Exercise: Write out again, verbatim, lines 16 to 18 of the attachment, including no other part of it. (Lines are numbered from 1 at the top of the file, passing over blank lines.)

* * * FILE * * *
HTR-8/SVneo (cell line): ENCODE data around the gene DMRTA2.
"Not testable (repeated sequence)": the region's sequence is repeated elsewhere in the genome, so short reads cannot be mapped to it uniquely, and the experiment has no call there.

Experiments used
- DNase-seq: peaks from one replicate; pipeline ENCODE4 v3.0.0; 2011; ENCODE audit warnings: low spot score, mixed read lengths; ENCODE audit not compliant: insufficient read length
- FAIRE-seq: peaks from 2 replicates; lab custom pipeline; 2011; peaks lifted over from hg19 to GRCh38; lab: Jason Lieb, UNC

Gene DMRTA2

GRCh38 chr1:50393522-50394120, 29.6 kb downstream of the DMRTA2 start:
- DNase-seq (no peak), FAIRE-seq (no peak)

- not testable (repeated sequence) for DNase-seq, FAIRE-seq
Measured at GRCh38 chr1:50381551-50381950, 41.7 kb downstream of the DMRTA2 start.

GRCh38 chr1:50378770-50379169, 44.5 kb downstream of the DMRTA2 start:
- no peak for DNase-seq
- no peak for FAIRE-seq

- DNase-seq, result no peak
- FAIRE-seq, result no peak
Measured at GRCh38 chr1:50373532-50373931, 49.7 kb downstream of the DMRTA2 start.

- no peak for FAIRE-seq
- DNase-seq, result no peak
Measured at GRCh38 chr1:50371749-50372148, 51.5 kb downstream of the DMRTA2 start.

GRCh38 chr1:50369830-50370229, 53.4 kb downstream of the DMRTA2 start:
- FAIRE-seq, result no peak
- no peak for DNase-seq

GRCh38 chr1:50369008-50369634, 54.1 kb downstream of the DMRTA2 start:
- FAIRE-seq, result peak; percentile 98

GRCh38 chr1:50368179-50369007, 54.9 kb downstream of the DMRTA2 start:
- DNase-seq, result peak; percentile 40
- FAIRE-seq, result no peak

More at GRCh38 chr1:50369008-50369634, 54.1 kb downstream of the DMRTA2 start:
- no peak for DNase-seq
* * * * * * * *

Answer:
Measured at GRCh38 chr1:50373532-50373931, 49.7 kb downstream of the DMRTA2 start.

- no peak for FAIRE-seq
- DNase-seq, result no peak